An unlucky few have spent months working in new jobs despite never having met their colleagues. What has it been like not even to have seen the water cooler, let alone share a water cooler moment?
Aisling Rowe, advocate in the children and families team, London Borough of Croydon (joined July 2020)
New job preparation involved locating a desk where the shouting of my children would be least intrusive. I’d definitely recommend allocating responsibility for children by any means possible while you’re attempting to meet new people and remember names.
I was so keen to become absorbed in anything different from the grinding reality of the last few months of home schooling, I found it surprisingly easy to become immersed in the virtual workplace. Everyone was very welcoming and friendly, and I like to think I fit in pretty well.
I have managed to meet with a few colleagues once. They were shorter/taller than I had imagined, the face that usually filled the screen had depth and gestures and fidgets. There was definitely a part of their personality that I hadn’t accessed in the online chats that I could see better when we met in person.
Natalie Pibworth, senior associate, Tees Law (April 2020)
My last day at my old firm was due to be 3 April. It was strange and somewhat sombre to clean out my desk, lock up the office and leave with not a soul in the building to say goodbye to.
A three-week European trip between jobs was scuppered, so I volunteered for Isolation Help Bexley, dropping off prescriptions and food packages.
Another solicitor joined on the same day and, before starting, we were invited to virtual social events aimed at keeping people connected when they could not be in the office with each other. This acted as a good introduction to new colleagues.
There were regular phone check-ins from our line manager, head of department and IT training team, to ensure that we could adapt to the new computer system and client files. Weekly local team meetings and monthly department meetings helped us get to know our colleagues.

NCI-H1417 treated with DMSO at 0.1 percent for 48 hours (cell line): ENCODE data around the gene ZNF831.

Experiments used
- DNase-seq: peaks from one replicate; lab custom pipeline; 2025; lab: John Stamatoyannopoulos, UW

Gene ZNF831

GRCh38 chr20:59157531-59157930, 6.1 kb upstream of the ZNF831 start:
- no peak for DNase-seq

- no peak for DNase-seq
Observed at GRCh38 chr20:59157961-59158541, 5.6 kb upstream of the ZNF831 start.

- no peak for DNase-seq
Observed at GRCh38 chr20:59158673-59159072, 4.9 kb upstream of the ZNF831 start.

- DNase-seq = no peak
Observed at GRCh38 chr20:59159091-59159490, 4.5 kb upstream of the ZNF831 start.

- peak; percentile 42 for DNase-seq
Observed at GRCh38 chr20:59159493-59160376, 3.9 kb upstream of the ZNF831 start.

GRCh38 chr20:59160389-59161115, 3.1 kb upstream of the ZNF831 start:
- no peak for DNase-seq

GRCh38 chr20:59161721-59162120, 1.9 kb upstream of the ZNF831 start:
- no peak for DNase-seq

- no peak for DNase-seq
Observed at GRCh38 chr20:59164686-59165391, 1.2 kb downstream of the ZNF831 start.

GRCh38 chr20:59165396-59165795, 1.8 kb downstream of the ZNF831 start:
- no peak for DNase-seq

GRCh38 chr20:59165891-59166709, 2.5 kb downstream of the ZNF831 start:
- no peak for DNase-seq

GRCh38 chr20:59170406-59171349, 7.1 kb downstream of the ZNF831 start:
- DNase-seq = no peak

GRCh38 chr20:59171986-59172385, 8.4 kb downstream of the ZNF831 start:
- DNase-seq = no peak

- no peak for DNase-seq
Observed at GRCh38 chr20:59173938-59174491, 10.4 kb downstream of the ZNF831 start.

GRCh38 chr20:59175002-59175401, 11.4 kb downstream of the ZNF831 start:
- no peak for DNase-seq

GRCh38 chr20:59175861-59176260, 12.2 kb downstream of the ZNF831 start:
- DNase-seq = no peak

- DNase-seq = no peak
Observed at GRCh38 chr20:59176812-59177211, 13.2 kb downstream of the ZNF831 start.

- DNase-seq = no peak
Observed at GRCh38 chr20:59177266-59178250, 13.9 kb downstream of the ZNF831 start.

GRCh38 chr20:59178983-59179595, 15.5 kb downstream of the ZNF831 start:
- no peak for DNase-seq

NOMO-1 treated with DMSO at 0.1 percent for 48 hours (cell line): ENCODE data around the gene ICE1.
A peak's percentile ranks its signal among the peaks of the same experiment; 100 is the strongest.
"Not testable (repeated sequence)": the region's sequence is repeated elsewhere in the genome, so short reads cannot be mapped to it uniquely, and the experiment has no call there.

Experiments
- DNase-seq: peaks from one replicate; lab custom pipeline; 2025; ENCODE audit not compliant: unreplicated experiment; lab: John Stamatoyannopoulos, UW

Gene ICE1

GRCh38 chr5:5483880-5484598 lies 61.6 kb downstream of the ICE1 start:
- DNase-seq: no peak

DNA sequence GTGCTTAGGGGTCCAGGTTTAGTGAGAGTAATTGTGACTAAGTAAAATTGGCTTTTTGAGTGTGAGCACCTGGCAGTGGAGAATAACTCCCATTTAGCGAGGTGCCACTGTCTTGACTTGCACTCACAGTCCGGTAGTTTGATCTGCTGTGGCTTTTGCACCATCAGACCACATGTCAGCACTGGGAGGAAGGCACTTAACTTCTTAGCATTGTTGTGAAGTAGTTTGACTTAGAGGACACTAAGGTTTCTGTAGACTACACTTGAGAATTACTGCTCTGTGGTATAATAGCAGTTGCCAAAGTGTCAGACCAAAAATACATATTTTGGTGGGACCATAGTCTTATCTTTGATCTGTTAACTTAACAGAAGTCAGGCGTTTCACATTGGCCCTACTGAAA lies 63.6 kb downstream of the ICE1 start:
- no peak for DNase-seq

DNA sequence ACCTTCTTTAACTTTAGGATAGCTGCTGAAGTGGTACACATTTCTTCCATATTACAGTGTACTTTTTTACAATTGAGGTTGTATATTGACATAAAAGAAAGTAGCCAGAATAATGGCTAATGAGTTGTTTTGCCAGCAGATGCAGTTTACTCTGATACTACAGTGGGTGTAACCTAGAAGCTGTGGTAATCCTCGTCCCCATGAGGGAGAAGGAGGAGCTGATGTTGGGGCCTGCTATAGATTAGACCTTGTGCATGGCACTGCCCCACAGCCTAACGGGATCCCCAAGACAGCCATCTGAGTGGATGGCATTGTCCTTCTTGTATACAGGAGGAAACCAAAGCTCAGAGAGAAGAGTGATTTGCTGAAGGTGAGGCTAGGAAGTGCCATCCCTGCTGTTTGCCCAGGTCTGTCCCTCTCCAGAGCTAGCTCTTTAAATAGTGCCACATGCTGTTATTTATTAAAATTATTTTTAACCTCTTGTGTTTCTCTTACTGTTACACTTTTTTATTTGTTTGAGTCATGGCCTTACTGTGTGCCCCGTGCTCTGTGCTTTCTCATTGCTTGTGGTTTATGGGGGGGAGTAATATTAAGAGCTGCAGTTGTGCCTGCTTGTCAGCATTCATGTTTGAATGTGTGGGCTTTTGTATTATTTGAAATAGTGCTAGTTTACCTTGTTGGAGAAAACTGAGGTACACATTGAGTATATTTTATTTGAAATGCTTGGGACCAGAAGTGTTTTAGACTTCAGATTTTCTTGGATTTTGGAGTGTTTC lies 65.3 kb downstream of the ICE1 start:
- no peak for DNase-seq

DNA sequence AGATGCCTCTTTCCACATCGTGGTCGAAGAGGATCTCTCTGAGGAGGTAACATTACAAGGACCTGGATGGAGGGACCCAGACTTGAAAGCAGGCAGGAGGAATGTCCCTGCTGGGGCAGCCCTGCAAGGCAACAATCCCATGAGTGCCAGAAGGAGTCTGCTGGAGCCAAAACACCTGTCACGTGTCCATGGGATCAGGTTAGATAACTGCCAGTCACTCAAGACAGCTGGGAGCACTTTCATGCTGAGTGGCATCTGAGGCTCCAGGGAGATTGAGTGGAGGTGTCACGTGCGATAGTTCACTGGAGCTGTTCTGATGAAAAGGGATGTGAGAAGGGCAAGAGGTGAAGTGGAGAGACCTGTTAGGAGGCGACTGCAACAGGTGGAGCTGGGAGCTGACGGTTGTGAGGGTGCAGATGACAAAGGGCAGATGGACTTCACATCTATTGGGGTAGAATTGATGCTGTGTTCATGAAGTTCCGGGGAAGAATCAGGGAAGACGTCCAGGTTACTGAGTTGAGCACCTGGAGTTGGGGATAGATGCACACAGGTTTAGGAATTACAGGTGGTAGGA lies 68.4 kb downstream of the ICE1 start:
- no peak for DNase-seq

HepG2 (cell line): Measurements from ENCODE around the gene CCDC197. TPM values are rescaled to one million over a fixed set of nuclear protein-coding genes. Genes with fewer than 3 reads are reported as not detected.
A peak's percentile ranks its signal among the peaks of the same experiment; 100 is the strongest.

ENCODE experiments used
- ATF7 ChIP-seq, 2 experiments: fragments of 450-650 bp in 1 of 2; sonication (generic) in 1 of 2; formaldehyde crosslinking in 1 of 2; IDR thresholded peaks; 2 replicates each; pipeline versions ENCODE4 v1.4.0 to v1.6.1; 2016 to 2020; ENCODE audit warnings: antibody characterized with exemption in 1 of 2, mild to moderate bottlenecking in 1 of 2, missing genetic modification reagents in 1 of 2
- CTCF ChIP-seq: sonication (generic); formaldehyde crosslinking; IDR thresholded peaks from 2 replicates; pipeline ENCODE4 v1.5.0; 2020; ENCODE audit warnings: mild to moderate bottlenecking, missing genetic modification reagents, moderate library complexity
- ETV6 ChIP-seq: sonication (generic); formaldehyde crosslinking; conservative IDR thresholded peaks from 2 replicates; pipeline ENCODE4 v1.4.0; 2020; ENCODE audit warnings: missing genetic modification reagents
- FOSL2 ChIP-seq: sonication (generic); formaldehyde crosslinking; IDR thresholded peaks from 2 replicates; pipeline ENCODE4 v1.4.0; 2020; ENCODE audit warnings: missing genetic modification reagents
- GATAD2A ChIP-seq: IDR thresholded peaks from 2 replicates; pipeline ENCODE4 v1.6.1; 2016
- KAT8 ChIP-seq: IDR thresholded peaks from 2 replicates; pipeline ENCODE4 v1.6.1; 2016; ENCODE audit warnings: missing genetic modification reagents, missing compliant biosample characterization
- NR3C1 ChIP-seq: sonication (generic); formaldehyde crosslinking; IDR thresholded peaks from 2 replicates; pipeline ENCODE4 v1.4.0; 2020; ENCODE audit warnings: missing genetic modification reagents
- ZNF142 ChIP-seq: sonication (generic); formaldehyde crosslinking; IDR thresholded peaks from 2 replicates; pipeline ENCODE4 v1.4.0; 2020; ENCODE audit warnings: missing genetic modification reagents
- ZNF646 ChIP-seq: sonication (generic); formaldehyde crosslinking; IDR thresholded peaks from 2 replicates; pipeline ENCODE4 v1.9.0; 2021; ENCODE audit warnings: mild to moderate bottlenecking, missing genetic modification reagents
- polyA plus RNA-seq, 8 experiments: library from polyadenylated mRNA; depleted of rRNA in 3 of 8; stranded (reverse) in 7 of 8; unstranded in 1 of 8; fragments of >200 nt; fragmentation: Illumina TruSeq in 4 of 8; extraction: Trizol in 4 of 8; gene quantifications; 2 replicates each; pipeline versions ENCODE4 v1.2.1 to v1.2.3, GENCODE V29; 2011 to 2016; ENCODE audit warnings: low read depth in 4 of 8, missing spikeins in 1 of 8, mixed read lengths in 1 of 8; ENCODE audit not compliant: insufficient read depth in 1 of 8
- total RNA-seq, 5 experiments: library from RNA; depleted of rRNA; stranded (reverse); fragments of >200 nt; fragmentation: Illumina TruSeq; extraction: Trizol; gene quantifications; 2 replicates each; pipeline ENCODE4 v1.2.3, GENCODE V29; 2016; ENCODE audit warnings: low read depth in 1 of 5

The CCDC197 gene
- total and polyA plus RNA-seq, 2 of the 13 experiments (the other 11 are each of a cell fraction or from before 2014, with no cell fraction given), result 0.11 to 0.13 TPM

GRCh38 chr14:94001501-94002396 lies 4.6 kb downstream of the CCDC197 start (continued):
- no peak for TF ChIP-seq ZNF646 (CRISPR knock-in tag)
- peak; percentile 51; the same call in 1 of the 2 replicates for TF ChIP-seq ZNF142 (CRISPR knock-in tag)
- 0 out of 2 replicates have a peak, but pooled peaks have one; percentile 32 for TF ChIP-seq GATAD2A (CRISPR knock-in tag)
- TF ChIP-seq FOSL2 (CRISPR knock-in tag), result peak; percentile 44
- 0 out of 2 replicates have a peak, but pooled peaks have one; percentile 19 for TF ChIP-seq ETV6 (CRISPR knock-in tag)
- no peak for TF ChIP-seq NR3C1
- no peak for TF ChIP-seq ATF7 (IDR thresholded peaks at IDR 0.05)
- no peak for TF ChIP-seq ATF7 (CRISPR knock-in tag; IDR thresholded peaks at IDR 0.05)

We went in for a couple of days last summer, although I have still not met most of my department colleagues in the flesh. Despite being a completely different experience to what I envisaged, it has undeniably still been positive overall.
Chloe Wheeldon, paralegal, Clarke Willmott (March 2020)
I began my legal career in March and within six days the lockdown began. I sat at my new desk for two days before I began to work from home.
The transition was sudden and I was worried if I would perform as well at home. I used to work from my laptop on my kitchen table, but the firm have supplied all staff with working-from-home equipment. I now have a comfortable home office set up and also do yoga classes through Zoom with colleagues.
My line manager, Sarah Jones, has been lovely and welcoming. She emails me most days and is very supportive. I have completed all my training remotely, which has been successful and have settled into the firm well.
Virtual social events such as the Christmas party over Zoom are great – my team did a virtual wine tasting event and we all had samples of wines sent out to our homes which was a treat. Despite only knowing my team virtually, they have managed to make me feel welcome and I am looking forward to eventually meeting in person.
Lyndsey Gordon-Webb, head of disease litigation, Watkins and Gunn (March 2020)
Having spent 14 years at my first and only firm I started my new role and after eight days in the office my managing partner suggested I work from home.
To say the responsibility of running a new department from home without knowing colleagues was daunting is an understatement. But I shouldn’t have worried. I’ve been working at my ‘home branch’ for nearly a year and feel like part of the furniture.
Zoom team meetings have become the norm and online social events have kept everyone in touch. There have been the unavoidable interruptions from my two-year-old, but clients are understanding and appreciate the pressures we all face juggling home and work life.
The office has implemented ‘work arounds’ to help anyone working from home which has meant that we have been able to continue to provide a high level of client service. The support from the partnership and my colleagues has been overwhelming.